Blast from the Past episode 2
April 17 2020
The match I'm previewing was played at Welford Road on 3rd April 2010, almost exactly a decade ago. The line up for Tigers: Ayeza. Mefin Davies and Castrogiovanni occupied the front row. The locks were: Louis Deacon and Geoff Parling The backrow comprised: Tom Croft, Lewis Moody and Jordan Crane. At half back were: Ben Youngs and Toby Flood while Tony Allen and Matt Smith were the centres with Alex Tuilagi, Scott Hamilton and Geordan Murphy making up the back three. Scorers for Tigers that spring day were: Parling (Try) Tuilagi (2 Tries) and Allen (Try). Toby Flood contributed 4 penalties and 3 Conversions. Sean Davey oversaw Tigers win by 43 Points to 20 while Welford Road had 22811 souls looking on. Tigers went on to top the league that season beating Saracens to pick up the pot as well. Happy days and what a fabulous team!!!
Here We Go Again
By Chris C
It’s been a very long time since I wrote a match preview and so I may be a little rusty so for that I beg your indulgence.
The thing that has struck me most this season is the mess that the breakdown and tackle area has become. I am so sick of watching referees advertising Charles Atlas chest expanders as they ping yet another player for holding on in the tackle. The Law here seems to have been written by administrators who have never played the sport and indeed may have not even watched it and of course they have told the referees to be especially vigilant for this offence –I’m not sure that it was intended they should compensate by ignoring high tackles, blocking, offside, players flopping over the ball, forward passes and feeding the scrum, all of which seem to have become permissible while this vigilance on tacklers releasing the ball is exercised!
It seems that the tackler must release the tackled player, return to his feet and only then may he challenge for the ball and when he does can do so from any position however if the challenging player is not the tackler then he must challenge by remaining on his feet and entering the tackle area through the fabled “gate”, what happens when there are two tacklers seems to be a moot point depending on who’s officiating and who’s turn it is to be pinged. Now it’s a long time since I played the sport as a very poor #7, or open side wing forward as I remember it being called way back when dinosaurs wandered the Essex marshes and boots were made of leather and Dubbin was a prerequisite, but the thoughts and decisions the players are being asked to process in a split second, often with 18 stone players from both sides piling into and on top of them, beggars belief.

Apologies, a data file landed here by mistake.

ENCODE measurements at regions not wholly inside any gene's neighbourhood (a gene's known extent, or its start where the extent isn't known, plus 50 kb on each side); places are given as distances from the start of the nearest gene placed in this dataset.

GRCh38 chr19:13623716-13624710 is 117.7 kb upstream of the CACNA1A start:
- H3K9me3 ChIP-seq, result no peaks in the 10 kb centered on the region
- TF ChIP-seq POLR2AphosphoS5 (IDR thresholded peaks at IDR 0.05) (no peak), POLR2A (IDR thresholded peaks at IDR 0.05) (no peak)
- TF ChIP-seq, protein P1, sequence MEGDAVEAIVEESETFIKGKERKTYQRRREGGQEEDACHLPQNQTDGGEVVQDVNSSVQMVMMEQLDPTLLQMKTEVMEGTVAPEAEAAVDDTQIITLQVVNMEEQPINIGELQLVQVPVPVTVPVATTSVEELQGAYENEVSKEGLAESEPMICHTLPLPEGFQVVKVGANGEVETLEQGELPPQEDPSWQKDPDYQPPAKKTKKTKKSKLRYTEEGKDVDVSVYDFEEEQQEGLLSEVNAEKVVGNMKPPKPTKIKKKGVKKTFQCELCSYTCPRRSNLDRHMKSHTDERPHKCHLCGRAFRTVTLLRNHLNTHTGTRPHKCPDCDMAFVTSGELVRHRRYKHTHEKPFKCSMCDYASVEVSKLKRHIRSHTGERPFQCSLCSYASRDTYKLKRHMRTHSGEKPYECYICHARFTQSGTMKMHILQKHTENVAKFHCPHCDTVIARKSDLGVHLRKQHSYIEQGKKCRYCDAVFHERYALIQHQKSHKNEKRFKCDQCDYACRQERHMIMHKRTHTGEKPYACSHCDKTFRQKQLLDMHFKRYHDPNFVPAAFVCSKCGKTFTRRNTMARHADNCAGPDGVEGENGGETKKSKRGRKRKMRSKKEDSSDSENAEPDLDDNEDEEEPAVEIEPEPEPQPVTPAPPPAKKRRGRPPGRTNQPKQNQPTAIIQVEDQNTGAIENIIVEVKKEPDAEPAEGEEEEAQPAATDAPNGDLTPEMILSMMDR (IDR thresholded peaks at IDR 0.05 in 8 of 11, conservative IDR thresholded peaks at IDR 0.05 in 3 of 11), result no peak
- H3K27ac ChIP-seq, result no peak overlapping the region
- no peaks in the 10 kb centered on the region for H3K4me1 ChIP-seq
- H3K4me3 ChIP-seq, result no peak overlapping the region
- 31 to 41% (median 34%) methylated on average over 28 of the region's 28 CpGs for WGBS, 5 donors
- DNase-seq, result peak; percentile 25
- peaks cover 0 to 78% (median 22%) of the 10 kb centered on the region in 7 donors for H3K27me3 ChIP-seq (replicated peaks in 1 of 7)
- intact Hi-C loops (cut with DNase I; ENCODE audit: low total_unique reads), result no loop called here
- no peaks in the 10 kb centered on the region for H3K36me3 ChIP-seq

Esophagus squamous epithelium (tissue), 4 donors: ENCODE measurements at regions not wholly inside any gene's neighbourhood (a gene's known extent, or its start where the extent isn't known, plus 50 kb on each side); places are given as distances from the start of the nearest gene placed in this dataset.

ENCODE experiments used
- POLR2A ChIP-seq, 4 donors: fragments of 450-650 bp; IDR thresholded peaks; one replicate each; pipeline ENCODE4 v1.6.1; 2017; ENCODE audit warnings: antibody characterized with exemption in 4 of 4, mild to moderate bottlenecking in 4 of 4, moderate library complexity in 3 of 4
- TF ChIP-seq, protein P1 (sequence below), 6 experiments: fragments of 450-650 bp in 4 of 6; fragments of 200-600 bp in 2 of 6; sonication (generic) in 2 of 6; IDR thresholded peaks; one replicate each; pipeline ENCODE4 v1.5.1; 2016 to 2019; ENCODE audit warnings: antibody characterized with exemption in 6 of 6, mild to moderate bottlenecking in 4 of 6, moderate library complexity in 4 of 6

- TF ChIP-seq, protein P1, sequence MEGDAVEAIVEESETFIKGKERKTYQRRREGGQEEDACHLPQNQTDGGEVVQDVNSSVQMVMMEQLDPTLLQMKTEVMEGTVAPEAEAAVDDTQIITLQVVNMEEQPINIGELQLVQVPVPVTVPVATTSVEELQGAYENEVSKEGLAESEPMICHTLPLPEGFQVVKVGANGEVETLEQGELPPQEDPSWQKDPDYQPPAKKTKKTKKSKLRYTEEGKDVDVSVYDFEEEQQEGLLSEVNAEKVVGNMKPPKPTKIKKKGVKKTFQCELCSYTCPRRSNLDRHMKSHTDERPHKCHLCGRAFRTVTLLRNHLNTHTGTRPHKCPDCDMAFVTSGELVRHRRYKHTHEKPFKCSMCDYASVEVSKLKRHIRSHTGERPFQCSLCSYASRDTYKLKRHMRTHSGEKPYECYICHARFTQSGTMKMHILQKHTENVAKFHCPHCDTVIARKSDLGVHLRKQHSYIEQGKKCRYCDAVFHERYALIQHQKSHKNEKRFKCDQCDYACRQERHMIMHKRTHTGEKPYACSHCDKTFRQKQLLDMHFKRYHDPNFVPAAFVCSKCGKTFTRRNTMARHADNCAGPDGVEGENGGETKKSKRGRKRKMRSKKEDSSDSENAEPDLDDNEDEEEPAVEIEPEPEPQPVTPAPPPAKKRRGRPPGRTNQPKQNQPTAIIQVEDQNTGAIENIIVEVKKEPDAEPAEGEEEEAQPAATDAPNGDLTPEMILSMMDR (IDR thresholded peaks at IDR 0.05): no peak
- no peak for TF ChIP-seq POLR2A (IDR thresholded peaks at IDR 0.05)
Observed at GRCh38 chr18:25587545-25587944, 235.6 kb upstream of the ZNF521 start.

This all being abetted by some of the most random and inconsistent refereeing I have ever seen, it seems that some officials sort of understand what they should be doing but with the speed of the game the tackle area and breakdown seems to be largely controlled in an arbitrary fashion. Some referees penalising a tackled player for holding on in the tackle and expecting release at the speed of light others permitting a delay in release sufficient to permit the players to get into the first few chapters of a good book while they wait for the ball to appear.
The scrum is another area that has me out of my seat shouting as it is clear that some officials adopt a similarly arbitrary approach in controlling this classic part of the game, awarding penalties and free kicks on a sort of alternating buggins turn basis. In fact from what I’ve seen only Mr Poite consistently performs well in this area.
It would be a positive step if the majority of referees remembered that the spectators have come to see the players and not them as too often a referee spends too much time strutting around, preening and waving his arms around like Sir John Barbirolli.
I sometimes wonder just how low the bar must be set in judging the competence of some match officials and am left with the feeling that the hurdle must have been borrowed from an under sevens’ sports day.
Finally what is this witless kicking tennis that goes on? I have been known to read the paper while the players decide if they are going to actually do something constructive.
Nevertheless Easter Saturday sees that most electric of circumstance return when Bath come to Welford Road, so let’s hope things improve – I’m not holding my breath though!
It is a time when the atmosphere buzzes with the all grudges and slights of years and contests past coming to the fore yet again with the West Countrymen having largely slipped from their seat at the top table of English Club rugby during the professional era and liking that circumstance not one jot.